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This year's California Bicycle Summit will take place in San Diego from October 25 through 28

Time is running out to register for the California Bicycle Coalition's annual Bicycle Summit, taking place this year in San Diego from October 25 through 28.

The summit program reflects the focus on equity that emerged from the CalBike's annual board meeting in Bakersfield this last weekend. Over forty sessions will address designing low-stress bikeway networks, getting an advocacy organization started, defining future legislative efforts, combining bikes and transit, advocating and collaborating locally and regionally, working with Caltrans and police, and a lot more.

Caltrans Director Malcolm Dougherty will speak about the future of bicycling in California, and one session will highlight current planning efforts at Caltrans such as the statewide bicycle plan. Several sessions will discuss Open Streets events, addressing budgeting and funding, different models for creating them, and measuring success.

There will be three media panels, one of them featuring Damien Newton and Sahra Sulaiman from Streetsblog Los Angeles.

The main focus of the summit will be on incorporating equity into the work of bicycle advocates. Equity has become a huge focus of the state legislature in the past few sessions. There are still gaps in understanding how to undo years of inequitable planning. Nevertheless the legislature has signaled this is a priority, and among other actions it added equity goals to many of its funding guidelines. For example, all of the programs funded by cap and trade require that some portion of their awards “benefit disadvantaged communities.” That includes the Active Transportation Program and the Affordable Housing and Sustainable Communities program, two funding pots for bicycle infrastructure.

Even defining what constitutes a disadvantaged community has been fraught with difficulties. On top of that, programs like the Active Transportation Program have found it is not easy to ensure that projects actually benefit them. An example is a project in Coachella Valley that received funding in the first round of the ATP last year: CV Link, a fifty-mile car-free route connecting several desert communities in the Coachella Valley that will allow bicycle riders, pedestrians, and golf carts to use it.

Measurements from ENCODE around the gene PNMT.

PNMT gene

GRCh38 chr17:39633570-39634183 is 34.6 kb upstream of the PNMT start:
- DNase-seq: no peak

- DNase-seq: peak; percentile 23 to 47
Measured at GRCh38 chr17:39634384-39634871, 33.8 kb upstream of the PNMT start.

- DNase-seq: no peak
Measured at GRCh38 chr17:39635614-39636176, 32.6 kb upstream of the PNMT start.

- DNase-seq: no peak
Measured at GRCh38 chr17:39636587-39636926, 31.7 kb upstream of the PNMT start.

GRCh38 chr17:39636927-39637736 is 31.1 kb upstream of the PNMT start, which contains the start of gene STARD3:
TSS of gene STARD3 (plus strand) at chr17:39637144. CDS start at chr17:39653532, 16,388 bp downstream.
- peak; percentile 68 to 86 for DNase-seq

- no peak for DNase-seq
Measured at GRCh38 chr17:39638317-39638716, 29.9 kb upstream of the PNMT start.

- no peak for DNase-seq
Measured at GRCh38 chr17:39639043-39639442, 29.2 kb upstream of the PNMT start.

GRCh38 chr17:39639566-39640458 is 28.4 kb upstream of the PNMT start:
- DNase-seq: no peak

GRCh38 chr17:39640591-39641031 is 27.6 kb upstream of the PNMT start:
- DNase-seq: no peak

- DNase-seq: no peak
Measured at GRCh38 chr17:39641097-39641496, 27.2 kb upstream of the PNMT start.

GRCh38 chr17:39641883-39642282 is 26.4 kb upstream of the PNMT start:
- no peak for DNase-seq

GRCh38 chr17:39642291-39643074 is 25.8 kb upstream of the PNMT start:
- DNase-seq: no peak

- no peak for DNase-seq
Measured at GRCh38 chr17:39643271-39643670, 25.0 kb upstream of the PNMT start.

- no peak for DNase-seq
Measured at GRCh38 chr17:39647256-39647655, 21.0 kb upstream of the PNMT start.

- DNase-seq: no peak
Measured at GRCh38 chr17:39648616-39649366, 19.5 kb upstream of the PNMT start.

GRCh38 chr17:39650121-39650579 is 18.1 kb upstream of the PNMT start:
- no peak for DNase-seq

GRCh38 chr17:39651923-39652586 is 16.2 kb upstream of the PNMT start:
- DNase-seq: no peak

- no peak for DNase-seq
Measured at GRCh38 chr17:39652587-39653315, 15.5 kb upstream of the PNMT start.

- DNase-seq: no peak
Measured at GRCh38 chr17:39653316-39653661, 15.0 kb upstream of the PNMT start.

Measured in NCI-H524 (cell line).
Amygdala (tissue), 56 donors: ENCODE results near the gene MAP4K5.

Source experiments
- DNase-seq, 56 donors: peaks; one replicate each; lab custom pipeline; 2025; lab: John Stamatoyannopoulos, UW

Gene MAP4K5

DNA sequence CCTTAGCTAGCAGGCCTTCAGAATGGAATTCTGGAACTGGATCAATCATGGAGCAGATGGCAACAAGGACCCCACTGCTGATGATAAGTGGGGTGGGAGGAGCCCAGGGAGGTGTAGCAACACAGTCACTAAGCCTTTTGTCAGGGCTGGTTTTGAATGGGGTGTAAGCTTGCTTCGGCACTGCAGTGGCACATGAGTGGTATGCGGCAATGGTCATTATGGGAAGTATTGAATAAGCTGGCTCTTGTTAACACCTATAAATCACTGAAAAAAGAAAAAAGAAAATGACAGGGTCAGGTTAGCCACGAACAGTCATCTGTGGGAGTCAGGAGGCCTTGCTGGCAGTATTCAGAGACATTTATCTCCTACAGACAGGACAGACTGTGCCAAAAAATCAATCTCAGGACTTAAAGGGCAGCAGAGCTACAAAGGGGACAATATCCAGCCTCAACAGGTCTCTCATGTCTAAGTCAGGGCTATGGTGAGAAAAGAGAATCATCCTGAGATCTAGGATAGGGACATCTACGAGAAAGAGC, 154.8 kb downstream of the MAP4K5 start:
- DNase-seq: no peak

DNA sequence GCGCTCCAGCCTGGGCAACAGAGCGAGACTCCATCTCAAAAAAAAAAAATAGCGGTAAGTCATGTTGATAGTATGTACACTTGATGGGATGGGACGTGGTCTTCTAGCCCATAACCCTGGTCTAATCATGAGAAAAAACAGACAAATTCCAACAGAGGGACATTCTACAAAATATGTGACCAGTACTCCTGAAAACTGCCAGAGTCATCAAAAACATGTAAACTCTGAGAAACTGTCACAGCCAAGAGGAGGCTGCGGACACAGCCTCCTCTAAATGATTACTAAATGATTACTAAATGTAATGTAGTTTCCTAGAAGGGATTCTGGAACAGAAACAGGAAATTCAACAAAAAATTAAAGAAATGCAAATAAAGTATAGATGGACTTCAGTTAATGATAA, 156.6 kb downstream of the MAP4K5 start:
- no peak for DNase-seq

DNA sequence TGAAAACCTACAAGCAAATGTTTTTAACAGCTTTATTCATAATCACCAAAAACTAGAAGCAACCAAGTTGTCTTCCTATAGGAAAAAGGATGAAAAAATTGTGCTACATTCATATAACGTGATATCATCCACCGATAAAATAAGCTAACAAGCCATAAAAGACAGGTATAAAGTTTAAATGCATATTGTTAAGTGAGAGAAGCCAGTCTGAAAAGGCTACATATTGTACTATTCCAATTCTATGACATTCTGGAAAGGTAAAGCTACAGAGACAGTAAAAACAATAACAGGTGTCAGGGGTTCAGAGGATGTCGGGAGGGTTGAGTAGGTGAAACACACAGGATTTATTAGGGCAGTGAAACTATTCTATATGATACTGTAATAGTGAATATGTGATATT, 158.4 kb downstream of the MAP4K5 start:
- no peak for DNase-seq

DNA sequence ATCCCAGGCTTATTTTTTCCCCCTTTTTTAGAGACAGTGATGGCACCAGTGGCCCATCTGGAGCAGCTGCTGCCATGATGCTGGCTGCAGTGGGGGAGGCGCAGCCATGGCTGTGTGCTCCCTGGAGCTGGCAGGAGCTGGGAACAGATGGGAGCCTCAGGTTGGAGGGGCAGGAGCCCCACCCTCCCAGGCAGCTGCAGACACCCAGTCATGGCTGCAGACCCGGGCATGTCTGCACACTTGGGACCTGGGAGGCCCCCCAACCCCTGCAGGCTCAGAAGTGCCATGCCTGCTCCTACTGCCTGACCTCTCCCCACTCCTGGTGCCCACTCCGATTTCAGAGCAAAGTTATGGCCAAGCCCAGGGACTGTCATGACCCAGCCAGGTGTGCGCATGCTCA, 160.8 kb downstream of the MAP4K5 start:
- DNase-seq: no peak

The CV Link project received credit under ATP guidelines for benefiting disadvantaged communities, because it will be built in a region with significant low-income populations. But local activists pointed out that the master plan for the project doesn't address questions of access to the path, and the surrounding areas, especially the low-income areas, are blocked by large roads and pedestrian unfriendly intersections. Therefore the path would be a bigger boon for the well-heeled population than the disadvantaged groups whose presence played a significant role in receiving project funding. Critics are also concerned that this project would use up all of the limited ATP funding for the area.

One of the summit sessions will feature Michele Hasson of the Leadership Counsel for Justice and Accountability in a discussion of the CV Link project and its ramifications for incorporating equity in advocacy and planning.

The CV Link is “a beautifully designed low-speed pathway,” said Dave Snyder, director of the California Bicycle Coalition, “but it's at the expense of the people who live there. How can we build projects like that without sacrificing the higher priority of serving people where we live? That's the kind of question we want the summit to address.”

Registration for the California Bicycle Summit is ongoing, but the cut-off date for getting a discounted hotel rate is October 2. Register here. Peruse the program here.

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